Cover art by Edward Gorey.
I thought about doing W for Nero Wolfe, but I'd already done N is for Nero Wolfe - wouldn't want to repeat myself - if I can help it. The Crime Fiction Alphabet 2011 is a weekly meme hosted by Kerrie Smith at her blog, MYSTERIES IN PARADISE.
THE WOLVES OF WILLOUGHBY CHASE is my entry for the Letter W.
Joan Aiken (1924 - 2004) a daughter of poet and novelist Conrad Aiken, was an amazingly prolific writer of the sort you hardly see anymore. All you need do is look at her publication history on her fantastic fiction page and you will be wowed. In this case, W could also stand for Wow.
THE WOLVES OF WILLOUGHBY CHASE (1963) is the first book in The Wolf Chronicles, a series of books for slightly older children or YA as they're called today. The two I've read (WOLVES OF WILLOUGHBY CHASE and MIDWINTER NIGHTINGALE) were just as much fun for me to read as they must have been for kids over the years. Maybe more, because I have an appreciation of the type of Victorian story telling that Aiken was parodying. Long before Lemony Snicket showed up on the scene with his Series of Unfortunate Events, there was Joan Aiken doing it earlier and doing it very well indeed.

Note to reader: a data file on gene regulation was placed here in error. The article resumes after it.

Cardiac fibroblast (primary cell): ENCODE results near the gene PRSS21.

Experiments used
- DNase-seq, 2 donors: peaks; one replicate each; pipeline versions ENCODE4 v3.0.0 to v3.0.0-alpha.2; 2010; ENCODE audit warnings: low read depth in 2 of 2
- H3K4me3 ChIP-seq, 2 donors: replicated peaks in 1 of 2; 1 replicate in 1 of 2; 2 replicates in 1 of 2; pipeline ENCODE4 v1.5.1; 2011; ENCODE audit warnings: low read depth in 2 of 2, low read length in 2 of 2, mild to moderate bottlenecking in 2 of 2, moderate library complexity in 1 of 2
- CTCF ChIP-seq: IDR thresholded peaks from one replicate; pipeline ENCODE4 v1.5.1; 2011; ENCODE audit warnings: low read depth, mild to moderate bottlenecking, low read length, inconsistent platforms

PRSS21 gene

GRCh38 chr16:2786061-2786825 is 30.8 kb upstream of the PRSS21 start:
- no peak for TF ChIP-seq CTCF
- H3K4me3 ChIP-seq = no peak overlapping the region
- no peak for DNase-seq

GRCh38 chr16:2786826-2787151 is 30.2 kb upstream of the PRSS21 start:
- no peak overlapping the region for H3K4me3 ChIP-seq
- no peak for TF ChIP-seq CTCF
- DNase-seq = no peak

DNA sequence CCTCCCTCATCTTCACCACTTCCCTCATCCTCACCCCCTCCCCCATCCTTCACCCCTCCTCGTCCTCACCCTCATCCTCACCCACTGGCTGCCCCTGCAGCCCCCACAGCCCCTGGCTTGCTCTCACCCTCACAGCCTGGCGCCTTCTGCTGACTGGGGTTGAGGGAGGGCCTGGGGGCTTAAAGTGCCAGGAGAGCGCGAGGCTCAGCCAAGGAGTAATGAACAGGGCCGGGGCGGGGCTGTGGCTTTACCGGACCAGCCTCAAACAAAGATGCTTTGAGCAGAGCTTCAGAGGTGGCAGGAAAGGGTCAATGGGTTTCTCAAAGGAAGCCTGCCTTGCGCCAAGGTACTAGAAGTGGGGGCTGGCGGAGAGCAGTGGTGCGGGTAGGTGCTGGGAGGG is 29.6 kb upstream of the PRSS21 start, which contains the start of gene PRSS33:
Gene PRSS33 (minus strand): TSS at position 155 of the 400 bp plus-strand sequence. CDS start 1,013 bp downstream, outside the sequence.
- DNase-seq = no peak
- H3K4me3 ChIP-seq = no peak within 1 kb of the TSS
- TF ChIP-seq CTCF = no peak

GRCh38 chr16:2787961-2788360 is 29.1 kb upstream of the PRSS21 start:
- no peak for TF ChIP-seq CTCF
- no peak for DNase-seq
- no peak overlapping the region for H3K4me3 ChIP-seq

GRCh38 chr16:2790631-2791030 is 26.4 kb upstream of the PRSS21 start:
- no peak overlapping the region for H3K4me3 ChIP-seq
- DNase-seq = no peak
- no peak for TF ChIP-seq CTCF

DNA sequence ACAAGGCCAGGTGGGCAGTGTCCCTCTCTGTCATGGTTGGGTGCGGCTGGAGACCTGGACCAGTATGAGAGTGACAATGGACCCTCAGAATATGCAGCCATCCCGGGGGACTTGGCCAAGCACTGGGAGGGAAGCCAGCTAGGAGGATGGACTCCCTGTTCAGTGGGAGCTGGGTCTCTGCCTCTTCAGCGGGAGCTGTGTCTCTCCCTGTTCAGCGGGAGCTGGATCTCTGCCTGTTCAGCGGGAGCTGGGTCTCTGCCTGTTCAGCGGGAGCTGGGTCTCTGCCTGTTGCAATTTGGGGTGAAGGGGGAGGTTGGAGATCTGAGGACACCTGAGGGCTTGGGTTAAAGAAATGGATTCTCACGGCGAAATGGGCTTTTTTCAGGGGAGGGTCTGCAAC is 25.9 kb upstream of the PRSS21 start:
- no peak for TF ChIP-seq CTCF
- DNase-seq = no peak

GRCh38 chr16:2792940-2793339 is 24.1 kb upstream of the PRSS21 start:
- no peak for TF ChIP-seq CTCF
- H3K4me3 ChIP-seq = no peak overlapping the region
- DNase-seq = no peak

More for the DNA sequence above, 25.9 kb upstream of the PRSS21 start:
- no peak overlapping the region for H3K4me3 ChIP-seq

Aiken was not afraid to fill her tales with good doses of doom and gloom - just enough to place her young protagonists in dire peril - living in an England where dark doings (and bands of roving wolves) were commonplace and parents were often separated from their children by Unhappy Circumstance.
In THE WOLVES OF WILLOUGHBY CHASE, we have the story of Bonnie and her cousin Sylvia. Both girls have been left in the care of the cruel governess, Miss Slighcarp, when Bonnie's parents go on a long sea voyage. Uh-oh.
When news comes of the suspicious sinking of the parental ship - well you knew that was coming -Miss Slighcarp takes over the house - the servants are dismissed and the furniture sold. Dressed in rags, the two young girls are turned out - sent to a prison-like orphanage. What are Bonne and Sylvia to do?
Luckily, they are plucky types and with the help of Simon the goose boy and his flock, the girls escape and then must look to find a way to wrest their family home, Willoughby Chase, back from the evil clutches of Miss Slighcarp.
I wish I'd read more of Joan Aiken's work (Oh well, there's always tomorrow.) - though it seems to me that I read several of her novels written for adults once upon a time. Oh, if only I'd begun keeping track of books read over the years.
I own the hardcover of THE WOLVES OF WILLOUGHBY CHASE which has some mighty fine interior illustrations by Pat Marriott. Another wish: I wish the dustjacket were in better shape.
The other Joan Aiken YA book I've read and loved.